Cryptocurrencies make us feels that they are secure because they are all decentralised, with many of them providing anonymous transactions globally. In reality, these features don’t make them any more special to human error and sloppiness.
In addition to human mistakes, exposure to external threats exist as well. With rapid increase in the interest of cryptocurrency market which continue to attract new users, so too does it attract criminals. As a result, new scams are born and old ones resurface differently.
Currently, the total global value of the crypto market is worth $441 billion, Estimated by CoinMarketCap. Considering that it was just Estimated to be $21 billion a year ago, this illustrates the upward rate the market has undergone. At its highest, it was worth $825 billion at the beginning of 2018. As a result, the possible payout to hackers has the potential to be huge if cryptocurrency assets aren’t well secured.
As with most things, some simple but yet crucial steps can be taken to ensure the safty of your digital currencies. Just as you would take steps to protect your valuables, rather than leaving them on display and making them vulnerable to attacts, you should also take steps to ensure the safe keeping of your cryptocurrency assets as well.
With scammers and hackers rapidly developing new strategies to scam the crypto community, many young investors and new comers are getting scammed out of their hard investments. Today I am here to show you the vital steps to take inorder to ensure that your digital assets are safe and protected from the scammers of the inter webs. So, without further talking, let’s dig in.
Always use two-factor authentication (2FA) and strong passwords
When ever you decide to store your crypto assets, just make sure that you only use strong passwords. For some security reasons, memorable information such as birth dates or simple passwords such as the word ‘password’ or number like ‘12345’ should be avoided as these are easy to guess. You can also install a password manager to make hacking of your account more difficult.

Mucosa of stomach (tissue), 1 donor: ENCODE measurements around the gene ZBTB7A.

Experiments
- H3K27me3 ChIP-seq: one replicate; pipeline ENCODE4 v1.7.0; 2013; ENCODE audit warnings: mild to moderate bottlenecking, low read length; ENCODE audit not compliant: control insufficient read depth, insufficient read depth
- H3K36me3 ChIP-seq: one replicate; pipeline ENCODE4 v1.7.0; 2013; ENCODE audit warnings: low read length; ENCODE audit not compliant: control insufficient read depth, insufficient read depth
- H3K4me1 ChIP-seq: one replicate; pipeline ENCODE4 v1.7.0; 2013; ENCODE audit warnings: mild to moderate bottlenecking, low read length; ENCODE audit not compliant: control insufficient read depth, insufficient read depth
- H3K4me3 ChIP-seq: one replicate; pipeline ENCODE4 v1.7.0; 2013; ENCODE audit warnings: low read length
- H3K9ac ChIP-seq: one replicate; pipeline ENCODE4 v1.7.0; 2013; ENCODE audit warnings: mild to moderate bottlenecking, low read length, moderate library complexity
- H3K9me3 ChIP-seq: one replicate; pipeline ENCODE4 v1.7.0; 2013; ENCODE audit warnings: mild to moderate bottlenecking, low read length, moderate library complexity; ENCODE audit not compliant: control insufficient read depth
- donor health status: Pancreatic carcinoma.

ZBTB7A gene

Two Factor Authentication, also refered to as 2FA, 2 step verification or TFA (as an acronym), is an extra layer of security that is a well known “multi factor authentication” that requires both password and username but also something that only a user has on them, example. a piece of data only they should know or have immediately to hand over — such as a physical token.
Also, if you are saving your cryptocurrency assets on an online platform or inside an online wallet, be sure that this platform supports 2FA (two-factor authentication) and don’t forget to enable it. This provides an extra layer of security for your digital currency.
Without the 2FA activated a hacker may be able to gain access to your account should it become compromised. 2FA codes can either be sent via text message to your mobile number or with an app like Google Authenticator, which will automatically display a new code within a certain time window.
Don’t fall for phishing attacks
A rapid interest in the crypto market also means that there is an increase in the number of scammers in the crypto world.
Phishing attacks are straightforward enough: They are often sent via an email or a fake ads, which includes a link to a website that looks like the website of your online wallet or another account you might be familiar with.
When an individual clicks on it they will be redirected to a malicious website. Here you will be required to enter your details unknowingly handing over your information to the hackers. From this, you’ll quickly see your funds disappear.
Always do yourself the favour of checking the URL of each website that you are visiting. Many crypto sites are hit with website phishing attacks because attackers know the potential digital assets that they can steal from users entering these sites. Exchanges and wallet interfaces such as MyEtherWallet are known to have many copycat websites available today. Below is a comparison of a fake URL and a legitimate URL.
As you can see from the images above, the two URLs appear to be very similar. But with a little eye investigation, you can see the error in the second image. Also, as you can see in the first image, there is a green lock -the left side that says “Secure”. This is an SSL certification that verifies your URL entry is safe and secure where as the second URL contains no such certification which denotes that such site (the second URL) is fake.
Choosing a safe and secure wallet
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